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Old 11-10-2018, 12:43 AM
 
Location: Reno, NV
1,551 posts, read 715,055 times
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I'm specifically talking about towns dominated by the presence of a university - State College, PA; Bloomington, IN; Iowa City, IA; Lawrence, KS; and so on - not larger cities like Columbus, OH and Austin, TX that may have grown up around colleges but still have their own separate identities.
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Old 11-10-2018, 04:48 AM
 
21,196 posts, read 30,388,339 times
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I loved it and plan to return to one as soon as I can. There's an energy about living in a major college town that's difficult to place a definitive finger on that is unparalleled elsewhere. Maybe it's the density of a population that's always thinking versus the traditional city where people are going through the same motions day in/day out...not sure, but regardless it's definitely more stimulating. If worrying about sticking out like a sore thumb as being older, not so much in my opinion. If you consider there's folks working as faculty, in administration, in healthcare professions at the affiliated medical center (in many instances), researchers, other key support staff and the multitudes of non-university employed who provide services to the community...there's plenty of company. Lastly there's a sense of community for "outsiders" that doesn't automatically come if moving to an otherwise random small tow where you'll most likely never breakthrough the status of being "not from here". College towns tend to embrace people from all walks of life and from all over the country/world into their community, which I find a very attractive attribute.
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Old 11-10-2018, 12:38 PM
 
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Absolutely loved it. Normally have very strong and steady economies, low crime, high paying jobs. Iowa City is a fantastic place to live after college and into your adult life. Good schools, terrific healthcare, lots of cultural things going on, very progressive and involved community. Lots of young energy as well.
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Old 11-11-2018, 12:53 PM
 
Location: Oklahoma
6,868 posts, read 6,197,101 times
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Quote:
Originally Posted by kyle19125 View Post
I loved it and plan to return to one as soon as I can. There's an energy about living in a major college town that's difficult to place a definitive finger on that is unparalleled elsewhere. Maybe it's the density of a population that's always thinking versus the traditional city where people are going through the same motions day in/day out...not sure, but regardless it's definitely more stimulating. If worrying about sticking out like a sore thumb as being older, not so much in my opinion. If you consider there's folks working as faculty, in administration, in healthcare professions at the affiliated medical center (in many instances), researchers, other key support staff and the multitudes of non-university employed who provide services to the community...there's plenty of company. Lastly there's a sense of community for "outsiders" that doesn't automatically come if moving to an otherwise random small tow where you'll most likely never breakthrough the status of being "not from here". College towns tend to embrace people from all walks of life and from all over the country/world into their community, which I find a very attractive attribute.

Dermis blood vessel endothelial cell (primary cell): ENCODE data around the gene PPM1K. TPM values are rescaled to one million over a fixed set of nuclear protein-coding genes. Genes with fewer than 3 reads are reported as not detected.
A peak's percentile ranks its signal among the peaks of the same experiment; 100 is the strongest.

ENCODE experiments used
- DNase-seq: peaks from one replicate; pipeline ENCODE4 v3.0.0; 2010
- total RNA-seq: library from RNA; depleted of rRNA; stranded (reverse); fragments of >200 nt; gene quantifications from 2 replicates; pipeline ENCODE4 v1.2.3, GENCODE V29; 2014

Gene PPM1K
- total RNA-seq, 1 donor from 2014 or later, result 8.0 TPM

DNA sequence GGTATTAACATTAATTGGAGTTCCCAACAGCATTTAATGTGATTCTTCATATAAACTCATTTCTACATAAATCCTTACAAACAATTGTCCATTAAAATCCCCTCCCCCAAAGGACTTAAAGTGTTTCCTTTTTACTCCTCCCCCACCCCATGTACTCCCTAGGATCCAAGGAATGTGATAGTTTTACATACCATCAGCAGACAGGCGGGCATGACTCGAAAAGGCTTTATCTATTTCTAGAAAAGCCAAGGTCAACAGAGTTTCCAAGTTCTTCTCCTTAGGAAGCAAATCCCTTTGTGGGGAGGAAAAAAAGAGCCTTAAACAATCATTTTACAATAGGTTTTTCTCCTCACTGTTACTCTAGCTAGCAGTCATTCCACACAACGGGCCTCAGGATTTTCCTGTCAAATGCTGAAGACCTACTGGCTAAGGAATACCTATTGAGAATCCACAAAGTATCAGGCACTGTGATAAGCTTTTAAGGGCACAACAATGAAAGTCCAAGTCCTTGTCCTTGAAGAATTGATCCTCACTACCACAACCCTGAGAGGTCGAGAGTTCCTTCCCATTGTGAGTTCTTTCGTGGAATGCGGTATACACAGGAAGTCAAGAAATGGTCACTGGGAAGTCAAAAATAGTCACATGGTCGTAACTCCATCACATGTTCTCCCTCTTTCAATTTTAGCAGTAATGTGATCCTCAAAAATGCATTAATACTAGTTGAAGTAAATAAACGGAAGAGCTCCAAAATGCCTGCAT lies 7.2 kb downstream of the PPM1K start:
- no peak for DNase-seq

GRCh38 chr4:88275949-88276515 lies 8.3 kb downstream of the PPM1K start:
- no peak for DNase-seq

Good take. I've always found the college towns give you a lot of the perks of a much bigger city without the headaches such as traffic, crime, and crowds. Another thing I enjoyed is there are a lot of like minded people in college towns per capita than in a bigger city. They are easier to meet and easier to get together. In a big city you might meet somebody and they live 30 miles away from you in the same metro. In a college town they will be close enough to get together easily.

The only thing you have to do in a college town as an adult is avoid living in the student ghettos, but many Universities have older upscale neighborhoods in the area around the University that are wonderful.
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Old 11-11-2018, 12:54 PM
 
Location: Greenville SC 'Waterfall City'
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I wouldn't want to live in a small college town if I didn't go to college there or didn't work at the university.
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Old 11-11-2018, 02:22 PM
 
Location: Reno, NV
1,551 posts, read 715,055 times
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Originally Posted by eddie gein View Post